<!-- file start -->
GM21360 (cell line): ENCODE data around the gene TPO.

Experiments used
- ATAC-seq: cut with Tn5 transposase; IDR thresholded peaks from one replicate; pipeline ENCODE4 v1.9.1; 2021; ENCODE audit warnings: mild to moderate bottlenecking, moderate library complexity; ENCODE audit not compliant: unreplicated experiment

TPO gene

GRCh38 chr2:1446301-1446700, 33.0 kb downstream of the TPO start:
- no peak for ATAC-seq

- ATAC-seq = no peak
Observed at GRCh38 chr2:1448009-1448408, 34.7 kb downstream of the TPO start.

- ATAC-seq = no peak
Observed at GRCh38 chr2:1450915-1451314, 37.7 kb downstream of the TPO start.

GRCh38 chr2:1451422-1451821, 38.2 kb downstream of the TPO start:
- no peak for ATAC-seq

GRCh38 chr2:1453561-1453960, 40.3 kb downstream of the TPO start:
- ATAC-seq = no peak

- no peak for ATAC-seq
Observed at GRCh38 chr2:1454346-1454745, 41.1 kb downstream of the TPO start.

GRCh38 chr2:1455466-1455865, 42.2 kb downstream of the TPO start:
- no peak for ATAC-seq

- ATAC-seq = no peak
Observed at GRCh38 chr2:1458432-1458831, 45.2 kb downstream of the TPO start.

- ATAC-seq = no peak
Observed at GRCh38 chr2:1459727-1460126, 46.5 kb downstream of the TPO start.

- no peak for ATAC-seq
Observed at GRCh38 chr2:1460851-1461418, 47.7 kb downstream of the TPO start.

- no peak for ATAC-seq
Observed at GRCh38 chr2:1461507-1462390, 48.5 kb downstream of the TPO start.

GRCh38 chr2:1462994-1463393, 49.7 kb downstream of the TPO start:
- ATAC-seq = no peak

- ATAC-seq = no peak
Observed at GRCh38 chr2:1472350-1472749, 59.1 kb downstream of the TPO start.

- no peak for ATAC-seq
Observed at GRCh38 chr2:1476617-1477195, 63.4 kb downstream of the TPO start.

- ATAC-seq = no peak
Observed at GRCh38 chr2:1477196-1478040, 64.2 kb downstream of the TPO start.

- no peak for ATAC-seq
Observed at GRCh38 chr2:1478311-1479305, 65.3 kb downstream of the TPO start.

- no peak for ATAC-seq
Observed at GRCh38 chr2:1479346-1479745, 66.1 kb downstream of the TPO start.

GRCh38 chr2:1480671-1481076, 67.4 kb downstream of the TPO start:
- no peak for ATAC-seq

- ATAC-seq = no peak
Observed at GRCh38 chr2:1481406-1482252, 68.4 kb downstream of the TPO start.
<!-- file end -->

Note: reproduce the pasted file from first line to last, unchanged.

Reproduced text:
GM21360 (cell line): ENCODE data around the gene TPO.

Experiments used
- ATAC-seq: cut with Tn5 transposase; IDR thresholded peaks from one replicate; pipeline ENCODE4 v1.9.1; 2021; ENCODE audit warnings: mild to moderate bottlenecking, moderate library complexity; ENCODE audit not compliant: unreplicated experiment

TPO gene

GRCh38 chr2:1446301-1446700, 33.0 kb downstream of the TPO start:
- no peak for ATAC-seq

- ATAC-seq = no peak
Observed at GRCh38 chr2:1448009-1448408, 34.7 kb downstream of the TPO start.

- ATAC-seq = no peak
Observed at GRCh38 chr2:1450915-1451314, 37.7 kb downstream of the TPO start.

GRCh38 chr2:1451422-1451821, 38.2 kb downstream of the TPO start:
- no peak for ATAC-seq

GRCh38 chr2:1453561-1453960, 40.3 kb downstream of the TPO start:
- ATAC-seq = no peak

- no peak for ATAC-seq
Observed at GRCh38 chr2:1454346-1454745, 41.1 kb downstream of the TPO start.

GRCh38 chr2:1455466-1455865, 42.2 kb downstream of the TPO start:
- no peak for ATAC-seq

- ATAC-seq = no peak
Observed at GRCh38 chr2:1458432-1458831, 45.2 kb downstream of the TPO start.

- ATAC-seq = no peak
Observed at GRCh38 chr2:1459727-1460126, 46.5 kb downstream of the TPO start.

- no peak for ATAC-seq
Observed at GRCh38 chr2:1460851-1461418, 47.7 kb downstream of the TPO start.

- no peak for ATAC-seq
Observed at GRCh38 chr2:1461507-1462390, 48.5 kb downstream of the TPO start.

GRCh38 chr2:1462994-1463393, 49.7 kb downstream of the TPO start:
- ATAC-seq = no peak

- ATAC-seq = no peak
Observed at GRCh38 chr2:1472350-1472749, 59.1 kb downstream of the TPO start.

- no peak for ATAC-seq
Observed at GRCh38 chr2:1476617-1477195, 63.4 kb downstream of the TPO start.

- ATAC-seq = no peak
Observed at GRCh38 chr2:1477196-1478040, 64.2 kb downstream of the TPO start.

- no peak for ATAC-seq
Observed at GRCh38 chr2:1478311-1479305, 65.3 kb downstream of the TPO start.

- no peak for ATAC-seq
Observed at GRCh38 chr2:1479346-1479745, 66.1 kb downstream of the TPO start.

GRCh38 chr2:1480671-1481076, 67.4 kb downstream of the TPO start:
- no peak for ATAC-seq

- ATAC-seq = no peak
Observed at GRCh38 chr2:1481406-1482252, 68.4 kb downstream of the TPO start.